Academic journal article Journal of the Royal Anthropological Institute

Tribal Synthesis: Piros, Mansos, and Tiwas through history./Synthese Tribale: Les Piros, Les Mansos et Les Tiwas a Travers L'histoire

Academic journal article Journal of the Royal Anthropological Institute

Tribal Synthesis: Piros, Mansos, and Tiwas through history./Synthese Tribale: Les Piros, Les Mansos et Les Tiwas a Travers L'histoire

Article excerpt

The marriage of Andrew and Donna Roybal in the Stanford University Memorial Church in 2003 was the culmination of a remarkable history of ethnic survival. (1) Members of the Piro-Manso-Tiwa (PMT) tribe, and their anthropologist, rode Greyhound buses from New Mexico and caught aeroplane flights to California to attend the wedding in the luxurious Euro-American-style church in the heart of one of the wealthiest areas in the world. A Lutheran priest presided alongside the tribal cacique (spiritual leader), who burned sage and gave prayers to Mother Earth and the Great Spirit to sanctify the marriage. The tribal War Captains and tribal women served as best men and matrons of honour, respectively. On one side of the church aisle, Donna's traditional Chinese relatives from Taiwan huddled together. The other side of the aisle consisted of Native American tribal members and their guests. Both groups participated fully in the indigenous blessing of the couple by blowing tobacco smoke and sprinkling blue corn on their faces and shoulders.

Five hundred years before, the Piros, Mansos, and Tiwas were distinct aboriginal groups residing in what was to become northern New Mexico and El Paso, Texas. Prior to the sixteenth century coming of the Europeans, the Piros and Tiwas (spelled Tiguas per Spanish orthography) lived as corn-farming villagers along the Rio Grande in northern New Mexico (Marshall & Walt 1984: 135-234; Riley 1995). Mansos survived as hunters and gatherers or resided in small rancherias (villages) along the Rio Grande, near what is today El Paso, and in the Mesilla Valley, presently Las Cruces, New Mexico (Beckett & Corbett 1992a). In the early sixteenth century Cabeza de Vaca was the first European to encounter Native Americans in the El Paso area, followed by Beltran and Espejo in 1582 (Martinez 2000: 6). In 1598 Spaniards and other colonists led by Juan de Onate met Manso people along the banks of the Rio Grande in the region the Spanish would take over and call 'El Paso del Norte' (Hammond & Rey 1953: 315).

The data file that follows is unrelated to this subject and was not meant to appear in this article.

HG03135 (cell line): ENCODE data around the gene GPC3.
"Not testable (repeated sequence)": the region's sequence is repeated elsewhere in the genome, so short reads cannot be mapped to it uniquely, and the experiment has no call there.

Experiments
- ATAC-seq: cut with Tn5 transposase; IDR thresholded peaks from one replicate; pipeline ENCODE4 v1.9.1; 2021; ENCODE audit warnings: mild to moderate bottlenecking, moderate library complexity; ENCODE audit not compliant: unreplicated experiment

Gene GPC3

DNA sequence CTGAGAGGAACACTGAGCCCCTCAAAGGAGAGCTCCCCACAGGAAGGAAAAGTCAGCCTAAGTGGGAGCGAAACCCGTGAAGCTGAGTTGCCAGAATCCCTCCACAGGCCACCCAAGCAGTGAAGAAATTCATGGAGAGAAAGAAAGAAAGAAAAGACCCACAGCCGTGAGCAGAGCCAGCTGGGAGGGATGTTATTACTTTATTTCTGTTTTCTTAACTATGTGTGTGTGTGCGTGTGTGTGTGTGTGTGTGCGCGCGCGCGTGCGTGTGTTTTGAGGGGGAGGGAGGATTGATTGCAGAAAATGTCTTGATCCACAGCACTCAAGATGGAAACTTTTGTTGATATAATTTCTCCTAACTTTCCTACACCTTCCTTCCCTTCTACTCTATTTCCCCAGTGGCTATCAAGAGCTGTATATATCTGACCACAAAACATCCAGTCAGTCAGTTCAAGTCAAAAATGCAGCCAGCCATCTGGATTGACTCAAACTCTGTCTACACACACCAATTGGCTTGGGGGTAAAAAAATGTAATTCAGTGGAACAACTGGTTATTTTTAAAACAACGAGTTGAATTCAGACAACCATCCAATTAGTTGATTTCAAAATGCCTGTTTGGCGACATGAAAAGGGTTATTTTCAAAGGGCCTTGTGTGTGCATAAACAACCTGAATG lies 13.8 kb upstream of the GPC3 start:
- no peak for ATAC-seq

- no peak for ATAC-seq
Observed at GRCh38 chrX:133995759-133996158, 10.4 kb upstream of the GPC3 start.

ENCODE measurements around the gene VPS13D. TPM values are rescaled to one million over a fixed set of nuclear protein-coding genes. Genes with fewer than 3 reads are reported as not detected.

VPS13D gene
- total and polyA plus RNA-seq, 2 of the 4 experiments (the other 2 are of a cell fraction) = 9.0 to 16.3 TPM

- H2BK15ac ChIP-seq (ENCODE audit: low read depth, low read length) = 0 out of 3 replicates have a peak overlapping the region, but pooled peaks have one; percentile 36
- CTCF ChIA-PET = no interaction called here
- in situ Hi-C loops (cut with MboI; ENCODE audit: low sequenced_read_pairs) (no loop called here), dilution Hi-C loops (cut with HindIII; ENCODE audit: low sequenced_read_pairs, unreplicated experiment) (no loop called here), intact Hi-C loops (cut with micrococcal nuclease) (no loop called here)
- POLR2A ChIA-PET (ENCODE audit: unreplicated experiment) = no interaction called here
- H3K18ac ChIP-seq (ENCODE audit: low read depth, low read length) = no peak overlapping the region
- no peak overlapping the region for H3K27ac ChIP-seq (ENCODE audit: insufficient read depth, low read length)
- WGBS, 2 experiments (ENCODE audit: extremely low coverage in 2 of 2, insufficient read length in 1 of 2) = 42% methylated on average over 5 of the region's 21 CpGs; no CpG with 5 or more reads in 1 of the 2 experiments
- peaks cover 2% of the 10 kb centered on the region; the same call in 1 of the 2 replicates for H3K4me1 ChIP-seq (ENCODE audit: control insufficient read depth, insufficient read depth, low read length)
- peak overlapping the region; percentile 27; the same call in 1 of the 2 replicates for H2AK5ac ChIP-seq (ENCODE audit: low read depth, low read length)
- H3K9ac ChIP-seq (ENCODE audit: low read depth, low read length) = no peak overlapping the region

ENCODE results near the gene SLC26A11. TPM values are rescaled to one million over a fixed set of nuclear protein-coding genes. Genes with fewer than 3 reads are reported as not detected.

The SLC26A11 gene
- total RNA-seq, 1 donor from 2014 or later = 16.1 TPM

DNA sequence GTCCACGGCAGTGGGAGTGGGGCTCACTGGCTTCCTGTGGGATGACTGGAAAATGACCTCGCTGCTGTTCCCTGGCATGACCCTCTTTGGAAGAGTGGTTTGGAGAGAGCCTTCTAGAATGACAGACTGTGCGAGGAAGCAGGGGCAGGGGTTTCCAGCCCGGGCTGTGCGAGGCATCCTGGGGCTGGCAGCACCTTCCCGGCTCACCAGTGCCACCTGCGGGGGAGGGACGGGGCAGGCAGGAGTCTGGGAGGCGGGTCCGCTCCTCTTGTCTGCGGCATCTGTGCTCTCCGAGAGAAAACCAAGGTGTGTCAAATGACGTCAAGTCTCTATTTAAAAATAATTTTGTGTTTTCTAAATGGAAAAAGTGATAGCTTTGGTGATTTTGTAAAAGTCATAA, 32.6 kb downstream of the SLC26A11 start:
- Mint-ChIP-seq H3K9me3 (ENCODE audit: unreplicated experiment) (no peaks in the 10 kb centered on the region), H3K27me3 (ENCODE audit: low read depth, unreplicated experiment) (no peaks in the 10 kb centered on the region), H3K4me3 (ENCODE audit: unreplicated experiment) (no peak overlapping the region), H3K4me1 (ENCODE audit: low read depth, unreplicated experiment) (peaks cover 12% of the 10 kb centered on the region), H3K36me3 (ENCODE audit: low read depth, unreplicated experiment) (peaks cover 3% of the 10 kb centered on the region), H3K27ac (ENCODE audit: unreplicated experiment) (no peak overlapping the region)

In the 1680s and 1690s, after the Spanish conquest, a contingent of Piros and Tiwas relocated to the El Paso area during the uprising known as the Pueblo Revolt (Hackett 1942; Marshall 1984: 237; Weber 1999). In the El Paso area the three groups lived in and around Spanish missions, although some Mansos chose to remain free in the deserts and mountains, and groups of Mansos rebelled against Spanish rule on several occasions (Hughes 1914: 295-392). Through the seventeenth and eighteenth centuries, Piros, Mansos, and Tiwas intermarried with each other as well as with other native peoples and people of European descent (Houser 1996). Yet the various mission Indian communities retained distinct identifications with particular indigenous groups even as their populations grew more mixed and their customs blended to form a kind of generalized El Paso Indian culture (Bandelier 1890: 247).

After independence from Spain in the nineteenth century, the various El Paso area native communities continued to interact and intermarry and to adopt technologies and practices from the Mexican population of the region (Houser 1996). Changes also came from the shifting patterns of the Rio Grande, which periodically flooded the region, destroyed churches and towns, and created new islands and riverine boundaries between communities. The process of inter-tribal mestizaje (merging of cultures and groups) and cultural subsumption by more powerful ethnic groups as well as the constant shifting of nation-state boundaries continued in the mid-nineteenth century with the expansion of Texas and the US-Mexico War (Timmons 1990).

During the middle to late 1800s, 'Anglo' settlers and an emerging Anglo-American agro-industrial capitalist system transformed the local political economy. Anglos usurped Indian land and further reduced the spatial and cultural freedom of indigenous people while contributing new cultural elements and language to an already diverse regional culture (Mitchell 2005). …

Search by... Author
Show... All Results Primary Sources Peer-reviewed

Oops!

An unknown error has occurred. Please click the button below to reload the page. If the problem persists, please try again in a little while.